Blatant disregard for your partner’s feelings. Blatant and deliberate breach of trust. Zero respect for your partner. And all over what? Getting laid? Find some more exciting porn. Buy a new sex toy. Spice up your sex live with your partner.

    Did I mention the risk of bringing STDs home?

    Nope. Stand up for yourself and dump his/her cheating behind. Tell them to go find fulfillment with whomever was more important than the relationship and partner they had.

    That would be this sex-addict, open and monogamous relationship person’s view on cheating.

    1. 4.1
      Emily, to

      Sylvana,
      ” I don’t have any issues with open relationships, but even within them, certain rules are strictly observed. If not, trust has been broken.’
      I’ve read some first-hand accounts online from people in open relationships … and I always wonder, when they discuss the rules surronding them … how do you monitor that? If you and your partner are allowed to have casual flings, what if one of you develops more feelings for the third? Or you’re supposed to be praticing safe safe… how do you know your partner is actually doing that? That’s a hell of a lot of trust with something as disorderly as desire.

      1. 4.1.1
        sylvana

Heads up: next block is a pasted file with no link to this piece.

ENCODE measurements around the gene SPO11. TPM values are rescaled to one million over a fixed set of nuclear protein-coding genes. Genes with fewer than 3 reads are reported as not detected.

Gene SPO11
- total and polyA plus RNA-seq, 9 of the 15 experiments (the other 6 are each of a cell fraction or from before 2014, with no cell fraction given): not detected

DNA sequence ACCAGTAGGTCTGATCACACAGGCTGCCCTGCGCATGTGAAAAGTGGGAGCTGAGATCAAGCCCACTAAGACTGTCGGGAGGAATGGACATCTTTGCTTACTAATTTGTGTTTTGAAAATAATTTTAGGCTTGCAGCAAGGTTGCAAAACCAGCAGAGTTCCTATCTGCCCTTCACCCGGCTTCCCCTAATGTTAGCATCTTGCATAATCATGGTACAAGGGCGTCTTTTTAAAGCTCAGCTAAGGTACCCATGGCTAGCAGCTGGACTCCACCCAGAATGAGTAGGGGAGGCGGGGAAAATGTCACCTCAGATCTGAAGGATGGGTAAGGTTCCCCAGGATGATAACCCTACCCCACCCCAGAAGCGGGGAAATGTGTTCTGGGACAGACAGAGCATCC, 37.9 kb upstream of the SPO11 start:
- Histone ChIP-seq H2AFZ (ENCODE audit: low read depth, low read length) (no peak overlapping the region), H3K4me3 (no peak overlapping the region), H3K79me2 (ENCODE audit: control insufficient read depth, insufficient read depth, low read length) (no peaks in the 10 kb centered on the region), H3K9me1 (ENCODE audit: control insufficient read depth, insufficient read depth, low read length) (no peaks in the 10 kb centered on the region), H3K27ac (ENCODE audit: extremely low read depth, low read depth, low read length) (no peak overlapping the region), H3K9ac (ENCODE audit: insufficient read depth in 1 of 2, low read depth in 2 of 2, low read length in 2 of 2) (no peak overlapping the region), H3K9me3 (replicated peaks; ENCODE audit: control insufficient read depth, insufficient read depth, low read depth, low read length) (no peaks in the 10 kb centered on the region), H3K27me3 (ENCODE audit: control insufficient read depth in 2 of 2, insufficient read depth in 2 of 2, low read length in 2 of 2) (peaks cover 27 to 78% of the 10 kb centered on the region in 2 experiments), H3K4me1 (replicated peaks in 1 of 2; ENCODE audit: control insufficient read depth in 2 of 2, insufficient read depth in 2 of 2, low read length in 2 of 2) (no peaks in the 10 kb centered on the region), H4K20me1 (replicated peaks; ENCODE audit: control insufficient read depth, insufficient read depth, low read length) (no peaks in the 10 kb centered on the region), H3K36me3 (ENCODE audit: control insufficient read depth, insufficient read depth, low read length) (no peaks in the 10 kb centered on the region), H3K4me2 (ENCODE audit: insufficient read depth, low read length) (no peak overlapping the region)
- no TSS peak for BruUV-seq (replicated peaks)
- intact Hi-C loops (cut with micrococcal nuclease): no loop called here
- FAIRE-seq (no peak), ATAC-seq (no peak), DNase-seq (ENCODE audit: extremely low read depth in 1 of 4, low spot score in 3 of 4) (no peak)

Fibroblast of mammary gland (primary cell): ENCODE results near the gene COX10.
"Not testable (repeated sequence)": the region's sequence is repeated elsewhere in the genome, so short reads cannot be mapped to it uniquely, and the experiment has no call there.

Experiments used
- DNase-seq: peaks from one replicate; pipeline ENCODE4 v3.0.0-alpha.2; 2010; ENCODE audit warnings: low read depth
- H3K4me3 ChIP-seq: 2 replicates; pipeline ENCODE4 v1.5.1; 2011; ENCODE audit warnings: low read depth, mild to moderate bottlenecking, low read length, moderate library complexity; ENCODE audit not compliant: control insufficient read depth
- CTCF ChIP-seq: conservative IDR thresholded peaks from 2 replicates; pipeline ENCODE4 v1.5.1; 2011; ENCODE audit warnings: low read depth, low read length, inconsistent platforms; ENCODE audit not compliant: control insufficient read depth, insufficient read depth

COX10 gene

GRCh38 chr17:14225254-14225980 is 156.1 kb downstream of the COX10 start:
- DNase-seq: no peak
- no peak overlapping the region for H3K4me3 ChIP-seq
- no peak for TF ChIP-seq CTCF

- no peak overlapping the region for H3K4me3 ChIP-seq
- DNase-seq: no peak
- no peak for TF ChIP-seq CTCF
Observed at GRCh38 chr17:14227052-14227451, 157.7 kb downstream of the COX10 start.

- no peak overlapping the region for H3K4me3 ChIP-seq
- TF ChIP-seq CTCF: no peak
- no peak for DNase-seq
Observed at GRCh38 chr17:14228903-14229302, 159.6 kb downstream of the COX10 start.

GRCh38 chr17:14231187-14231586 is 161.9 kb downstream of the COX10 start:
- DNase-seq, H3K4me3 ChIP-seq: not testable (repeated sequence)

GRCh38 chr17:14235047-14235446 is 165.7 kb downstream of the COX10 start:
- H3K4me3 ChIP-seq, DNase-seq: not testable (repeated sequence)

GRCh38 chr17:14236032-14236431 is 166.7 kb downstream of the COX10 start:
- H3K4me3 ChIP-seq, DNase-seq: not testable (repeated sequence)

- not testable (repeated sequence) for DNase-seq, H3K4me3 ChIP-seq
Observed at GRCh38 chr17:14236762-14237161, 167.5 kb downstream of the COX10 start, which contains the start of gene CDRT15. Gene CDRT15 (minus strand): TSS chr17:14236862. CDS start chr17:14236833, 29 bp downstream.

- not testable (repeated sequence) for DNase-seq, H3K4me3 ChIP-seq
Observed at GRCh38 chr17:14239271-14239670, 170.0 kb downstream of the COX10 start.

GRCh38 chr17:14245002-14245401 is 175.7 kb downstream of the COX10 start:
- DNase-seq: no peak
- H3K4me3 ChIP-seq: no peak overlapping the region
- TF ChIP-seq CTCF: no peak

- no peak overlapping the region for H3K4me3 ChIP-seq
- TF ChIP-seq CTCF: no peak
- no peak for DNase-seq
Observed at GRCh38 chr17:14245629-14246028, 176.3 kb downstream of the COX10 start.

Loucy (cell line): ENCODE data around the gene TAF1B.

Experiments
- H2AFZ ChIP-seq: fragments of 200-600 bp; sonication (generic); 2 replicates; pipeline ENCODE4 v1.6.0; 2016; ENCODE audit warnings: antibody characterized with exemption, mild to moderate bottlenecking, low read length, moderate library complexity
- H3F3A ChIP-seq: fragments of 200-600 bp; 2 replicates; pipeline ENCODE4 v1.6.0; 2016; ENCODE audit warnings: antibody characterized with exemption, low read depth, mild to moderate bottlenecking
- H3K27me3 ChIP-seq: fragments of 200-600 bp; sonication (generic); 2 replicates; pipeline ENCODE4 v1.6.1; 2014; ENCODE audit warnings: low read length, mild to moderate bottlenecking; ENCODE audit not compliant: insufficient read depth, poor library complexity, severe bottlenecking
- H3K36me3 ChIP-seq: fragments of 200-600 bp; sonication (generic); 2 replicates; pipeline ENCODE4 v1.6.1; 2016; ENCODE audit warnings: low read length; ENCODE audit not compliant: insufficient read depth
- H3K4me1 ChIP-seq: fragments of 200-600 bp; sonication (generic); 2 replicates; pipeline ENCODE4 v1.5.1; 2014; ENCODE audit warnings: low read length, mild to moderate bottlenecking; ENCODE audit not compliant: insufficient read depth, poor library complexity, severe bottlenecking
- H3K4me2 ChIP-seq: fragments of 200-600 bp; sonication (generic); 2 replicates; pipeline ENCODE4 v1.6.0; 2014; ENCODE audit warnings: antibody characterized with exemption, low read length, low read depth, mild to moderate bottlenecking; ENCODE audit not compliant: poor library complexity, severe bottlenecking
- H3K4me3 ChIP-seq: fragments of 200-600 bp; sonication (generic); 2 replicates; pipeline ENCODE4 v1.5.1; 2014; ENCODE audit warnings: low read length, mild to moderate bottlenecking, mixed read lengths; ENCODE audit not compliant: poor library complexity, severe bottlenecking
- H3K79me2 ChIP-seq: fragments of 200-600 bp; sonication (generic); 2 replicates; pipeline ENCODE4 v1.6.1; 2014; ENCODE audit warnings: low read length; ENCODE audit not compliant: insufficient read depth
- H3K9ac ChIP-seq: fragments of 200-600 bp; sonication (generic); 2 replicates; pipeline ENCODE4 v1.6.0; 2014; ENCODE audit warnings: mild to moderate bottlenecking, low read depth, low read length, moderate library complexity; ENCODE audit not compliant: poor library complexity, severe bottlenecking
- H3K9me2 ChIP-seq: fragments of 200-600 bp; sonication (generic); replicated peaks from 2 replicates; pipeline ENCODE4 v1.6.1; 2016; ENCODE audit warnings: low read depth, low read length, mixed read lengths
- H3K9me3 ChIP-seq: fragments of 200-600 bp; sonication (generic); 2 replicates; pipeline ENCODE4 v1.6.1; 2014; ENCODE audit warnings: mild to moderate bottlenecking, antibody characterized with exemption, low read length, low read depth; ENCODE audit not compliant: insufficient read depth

Emily,

        It’s pretty much the same as it is in monogamous relationships. You have to trust your partner.

        And the casual flings are usually just that – flings. They don’t generally involve dating or spending much (if any) time with each other outside of sex. it’s not geared toward feelings.

        The other thing to keep in mind is that the element of the forbidden or secrecy is non-existent in open relationships. The freedom to do certain things often actually leads to you making better decisions. Just like anything else, if you can have it all the time, it’s no longer that special, and you don’t necessarily feel like you’re missing out if you don’t take the opportunity presented. You don’t have that element of “who knows when or if I’ll ever get this chance again” that often causes people to cheat.